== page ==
An Indian man carries a clay pitcher of water on his head as he crosses parched land on a hot day at the village Bhunerheri, some 12 kms from Patiala on July 6, 2014.  Sultry conditions and high humidity levels prevailed as temperatures hovered in the region of 38 degree celsius. AFP PHOTO / AFP PHOTO / STR

India has taken the unusual step of sending a water train to relieve a parched region as a severe drought tightens its grip on 10 of the country’s 29 states. The train, laden with half a million litres, arrived in the Maharashtra town of Latur, east of Mumbai, on Tuesday morning.

As conditions worsen, cricket authorities have promised to use treated sewage water on the pitch at Mumbai’s main Wankhede stadium after a court threatened to relocate the popular Indian Premier League tournament from Maharashtra because of what judges called “criminal wastage” of water for the sport.

India’s dry regions tend to start running short of water at this time of year — more than two months before the usual start of monsoon rains — but this year’s drought is particularly severe because poor monsoons across much of the country in both 2014 and 2015 have left dams and reservoirs with unusually low water levels.

Himanshu Thakkar, who runs the South Asia Network on Dams, Rivers and People, a research and lobbying group, said the coming months would be “possibly the worst summer India is going to face in the post-independence era, particularly in central India”.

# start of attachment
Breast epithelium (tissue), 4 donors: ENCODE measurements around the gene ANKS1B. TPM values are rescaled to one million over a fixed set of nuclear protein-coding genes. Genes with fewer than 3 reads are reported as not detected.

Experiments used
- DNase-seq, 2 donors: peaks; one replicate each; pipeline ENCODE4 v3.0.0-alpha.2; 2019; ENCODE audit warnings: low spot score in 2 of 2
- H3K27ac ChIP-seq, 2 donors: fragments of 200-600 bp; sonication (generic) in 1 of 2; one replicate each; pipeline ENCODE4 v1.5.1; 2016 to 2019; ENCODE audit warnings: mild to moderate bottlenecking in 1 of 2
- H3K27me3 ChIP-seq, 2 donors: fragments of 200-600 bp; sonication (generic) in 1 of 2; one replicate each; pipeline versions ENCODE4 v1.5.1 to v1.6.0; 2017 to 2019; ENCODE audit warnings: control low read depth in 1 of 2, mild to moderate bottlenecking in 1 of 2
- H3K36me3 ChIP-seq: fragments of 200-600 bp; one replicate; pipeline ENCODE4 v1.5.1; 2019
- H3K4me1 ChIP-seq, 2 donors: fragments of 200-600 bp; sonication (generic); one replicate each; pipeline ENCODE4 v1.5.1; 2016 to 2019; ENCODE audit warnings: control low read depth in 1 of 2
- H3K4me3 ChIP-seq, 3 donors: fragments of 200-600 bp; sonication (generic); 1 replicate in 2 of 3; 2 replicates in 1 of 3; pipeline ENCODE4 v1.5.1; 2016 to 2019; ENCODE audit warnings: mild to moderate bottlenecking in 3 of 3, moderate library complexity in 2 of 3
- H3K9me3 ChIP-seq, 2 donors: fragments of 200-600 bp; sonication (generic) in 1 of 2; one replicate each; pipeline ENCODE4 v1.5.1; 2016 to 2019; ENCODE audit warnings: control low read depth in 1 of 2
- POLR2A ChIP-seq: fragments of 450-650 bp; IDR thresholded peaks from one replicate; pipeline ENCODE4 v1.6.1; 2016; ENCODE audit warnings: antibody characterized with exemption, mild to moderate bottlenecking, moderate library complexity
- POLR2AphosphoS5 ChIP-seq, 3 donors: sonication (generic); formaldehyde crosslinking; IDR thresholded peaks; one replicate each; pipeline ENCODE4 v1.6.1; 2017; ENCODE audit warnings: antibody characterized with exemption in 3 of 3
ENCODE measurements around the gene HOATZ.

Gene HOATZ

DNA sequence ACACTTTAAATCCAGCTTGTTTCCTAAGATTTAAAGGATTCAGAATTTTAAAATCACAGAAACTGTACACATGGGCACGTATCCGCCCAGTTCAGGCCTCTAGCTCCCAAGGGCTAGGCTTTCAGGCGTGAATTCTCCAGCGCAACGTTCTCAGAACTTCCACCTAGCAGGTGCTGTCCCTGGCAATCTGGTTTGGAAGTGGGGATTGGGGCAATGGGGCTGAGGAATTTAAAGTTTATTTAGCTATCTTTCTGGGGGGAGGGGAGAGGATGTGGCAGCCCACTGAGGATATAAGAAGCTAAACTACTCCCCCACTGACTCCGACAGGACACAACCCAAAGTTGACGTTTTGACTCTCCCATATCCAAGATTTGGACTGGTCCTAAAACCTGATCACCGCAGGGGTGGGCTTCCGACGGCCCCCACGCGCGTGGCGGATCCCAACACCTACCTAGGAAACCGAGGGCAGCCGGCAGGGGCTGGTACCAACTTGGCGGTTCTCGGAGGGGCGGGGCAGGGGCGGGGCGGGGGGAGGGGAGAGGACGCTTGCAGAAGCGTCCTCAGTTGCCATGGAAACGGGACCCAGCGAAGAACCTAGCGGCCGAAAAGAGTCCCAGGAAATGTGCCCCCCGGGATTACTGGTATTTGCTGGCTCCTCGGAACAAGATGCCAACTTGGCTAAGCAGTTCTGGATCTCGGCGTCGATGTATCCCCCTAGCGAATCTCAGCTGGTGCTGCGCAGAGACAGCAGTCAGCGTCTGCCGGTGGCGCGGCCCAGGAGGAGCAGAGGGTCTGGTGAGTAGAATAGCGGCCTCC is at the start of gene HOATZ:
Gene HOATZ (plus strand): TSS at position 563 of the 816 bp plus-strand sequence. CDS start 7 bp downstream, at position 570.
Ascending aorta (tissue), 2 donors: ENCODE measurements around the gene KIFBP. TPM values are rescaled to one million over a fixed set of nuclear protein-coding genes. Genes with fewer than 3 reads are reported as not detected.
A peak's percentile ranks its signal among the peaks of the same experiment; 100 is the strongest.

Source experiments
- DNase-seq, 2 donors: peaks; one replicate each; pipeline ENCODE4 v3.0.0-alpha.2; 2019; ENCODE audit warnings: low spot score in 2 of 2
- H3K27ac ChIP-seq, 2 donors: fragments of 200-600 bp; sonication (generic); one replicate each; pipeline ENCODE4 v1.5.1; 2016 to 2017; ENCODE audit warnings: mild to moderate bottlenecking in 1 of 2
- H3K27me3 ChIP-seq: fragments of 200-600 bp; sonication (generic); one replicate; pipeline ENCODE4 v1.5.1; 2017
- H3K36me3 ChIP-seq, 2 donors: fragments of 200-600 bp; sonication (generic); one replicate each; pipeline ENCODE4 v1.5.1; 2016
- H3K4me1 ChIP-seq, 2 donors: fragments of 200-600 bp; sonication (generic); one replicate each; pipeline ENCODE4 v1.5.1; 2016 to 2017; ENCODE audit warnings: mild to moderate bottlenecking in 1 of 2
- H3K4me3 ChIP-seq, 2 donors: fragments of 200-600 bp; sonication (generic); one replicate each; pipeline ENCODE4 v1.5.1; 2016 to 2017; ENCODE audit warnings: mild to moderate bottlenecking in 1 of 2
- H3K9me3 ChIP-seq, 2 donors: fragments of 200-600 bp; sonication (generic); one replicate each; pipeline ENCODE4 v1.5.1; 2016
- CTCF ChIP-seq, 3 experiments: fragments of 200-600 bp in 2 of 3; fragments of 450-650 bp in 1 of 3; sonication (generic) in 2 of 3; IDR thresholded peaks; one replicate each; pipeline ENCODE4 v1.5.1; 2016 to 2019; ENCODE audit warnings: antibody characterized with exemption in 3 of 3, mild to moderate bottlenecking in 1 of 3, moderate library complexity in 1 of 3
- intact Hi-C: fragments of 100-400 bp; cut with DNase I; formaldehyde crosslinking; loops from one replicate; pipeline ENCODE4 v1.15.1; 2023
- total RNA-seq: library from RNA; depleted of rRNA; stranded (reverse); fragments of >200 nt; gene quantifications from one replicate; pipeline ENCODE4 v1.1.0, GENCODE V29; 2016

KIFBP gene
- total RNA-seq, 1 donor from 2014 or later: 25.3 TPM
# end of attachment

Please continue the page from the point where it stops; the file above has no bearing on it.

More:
The inland Marathwada region of the western state of Maharashtra, where Latur is located, frequently falls prey to drought and has been particularly hard hit this year. So severe are the shortages that in some places the authorities have banned gatherings of more than five people at water distribution points to avoid riots.

But parts of central, northern and eastern India are also affected by drought, and its effects have been exacerbated by exceptionally high temperatures that some scientists attribute to the predicted impact of climate change on the Gangetic Plain south of the Himalayas.

Bhubaneshwar, the capital of Odisha on the east coast, recorded its highest ever April temperature of 45.8C on Monday. The state government has closed schools until April 20. Ranchi, capital of neighbouring Jharkhand state, has declared a “water emergency”. One of the largest power stations in West Bengal suspended operations last month after the supply of cooling water through a canal from the Ganges dried up.

On Monday the national government of Narendra Modi held a meeting on the drought in New Delhi and promised the immediate release of funds for animal fodder, drinking water, drought relief and the provision of wage employment for drought-affected farmers.

Scientists and government officials say India’s water problems, while particularly severe this year because of below-average rainfall, have been exacerbated by the near-quadrupling of the population since independence in 1947 and a failure to control farmers’ demand for water.

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India’s water shortage is your problem too / From Joginder K Gupta

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